As time was not an issue, we played around in the snow for a bit. Mike and Kayla have a long-standing snow fight that can resume at any time. He started this one by flipping Kayla over into the snow. She retaliated by shoving snow up his nose. I think it was a draw.
Tower of Babel Return
Return the same route you came up. This requires some down climbing. Those with climbing experience will find this no problem, but others may get freaked out. If in doubt, always turn around and face into the rock.
Once you get below the scrambling section, it’s now time to move to the middle of the gully for the scree slide back down. If you’ve never run down scree, then you are in for a real treat. The key is to dig in with your heels, toes up to the sky. Let the rocks ‘run’ under your feet and carry you down several meters for each step. Don’t fight the movement, but instead go with it. Watch out for large stones that are stationery. These don’t move and you have to go around them.
Once back on the flat trail at the bottom, turn left to return to Moraine Lake.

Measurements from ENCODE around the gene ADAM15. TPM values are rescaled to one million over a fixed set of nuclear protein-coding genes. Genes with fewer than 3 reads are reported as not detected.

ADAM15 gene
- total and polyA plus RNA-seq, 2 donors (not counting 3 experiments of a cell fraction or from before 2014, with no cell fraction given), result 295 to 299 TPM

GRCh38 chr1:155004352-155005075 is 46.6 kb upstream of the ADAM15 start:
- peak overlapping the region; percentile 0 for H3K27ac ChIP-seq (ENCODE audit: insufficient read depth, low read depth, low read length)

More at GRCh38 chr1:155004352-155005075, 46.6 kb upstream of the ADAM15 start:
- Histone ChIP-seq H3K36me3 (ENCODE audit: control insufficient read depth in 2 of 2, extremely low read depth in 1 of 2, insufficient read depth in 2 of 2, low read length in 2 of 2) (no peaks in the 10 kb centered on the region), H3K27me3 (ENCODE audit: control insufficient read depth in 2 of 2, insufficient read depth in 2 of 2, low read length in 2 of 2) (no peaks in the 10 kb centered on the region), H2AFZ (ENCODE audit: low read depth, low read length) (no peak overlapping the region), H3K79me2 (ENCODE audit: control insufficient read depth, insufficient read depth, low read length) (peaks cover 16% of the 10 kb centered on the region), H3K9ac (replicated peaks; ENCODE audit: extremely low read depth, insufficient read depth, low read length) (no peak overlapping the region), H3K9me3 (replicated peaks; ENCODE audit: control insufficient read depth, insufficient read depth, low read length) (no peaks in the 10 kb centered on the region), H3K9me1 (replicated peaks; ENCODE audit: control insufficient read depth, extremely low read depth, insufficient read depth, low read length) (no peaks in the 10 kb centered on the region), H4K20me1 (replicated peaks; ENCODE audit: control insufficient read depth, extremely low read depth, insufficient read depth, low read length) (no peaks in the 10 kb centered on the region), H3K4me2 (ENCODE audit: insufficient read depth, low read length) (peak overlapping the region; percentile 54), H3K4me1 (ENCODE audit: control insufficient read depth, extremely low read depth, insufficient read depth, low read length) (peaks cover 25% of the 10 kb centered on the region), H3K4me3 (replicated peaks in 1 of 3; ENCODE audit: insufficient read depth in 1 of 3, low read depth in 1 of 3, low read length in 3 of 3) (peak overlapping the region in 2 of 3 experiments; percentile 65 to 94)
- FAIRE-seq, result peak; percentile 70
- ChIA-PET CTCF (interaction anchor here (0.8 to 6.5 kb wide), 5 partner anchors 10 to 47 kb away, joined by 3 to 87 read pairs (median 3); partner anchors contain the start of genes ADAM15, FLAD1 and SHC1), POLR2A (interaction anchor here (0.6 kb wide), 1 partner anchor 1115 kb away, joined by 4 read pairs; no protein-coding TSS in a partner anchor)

We decided to add on the Rock Pile trail. This is an interpretive trail that loops around the moraine at the base of the lake (hence the name “moraine” lake).
I remember visiting this exact trail back in 1990 or 1991. That was when the Valley of the Ten Peaks was on the $20 bill. I was SO excited to see that view again, that I had to share it with my daughters, almost 30 years later.
It was here that we finally saw other people. I was impressed that so many people had made the bike trip down to the lake. Most stopped at the lake shore, and a few came up the Rock Pile trail.
We made our way back to Moraine Lake, and picked up our bikes. The cycle from the lake to the high point is about 2 km of constant uphill. While it looks like a heinous slog, the road is actually very well graded and it was easier going up this hill than some of the steeper climbs coming in. Once at the top, we raced back down the other side to the car. We easily got up to speeds of 50 km/hr.
By this time (mid afternoon), the road was crawling with cyclists biking in. Unfortunately, many were walking their bikes up the hills. While not far, this is still a mountain road and you should be in somewhat good shape. There are no facilities or help once you leave the main highway.
Totals – Tracked on Strava
Cycling Moraine Lake Road
Date: June 12, 2020
Group: Four (Alisen, Mike, Kayla and Mackenzie)
Distance: 24.69 km
Elevation: 363 m (1,198′)
Time: 1 hour 30 minutes
Tower of Babel (includes the Rock Pile Trail on return)
Date: June 12, 2020
Group: Four (Alisen, Mike, Kayla and Mackenzie)
Distance: 4.73 km
Elevation: 480 m (1,584′)
Time: 3 hours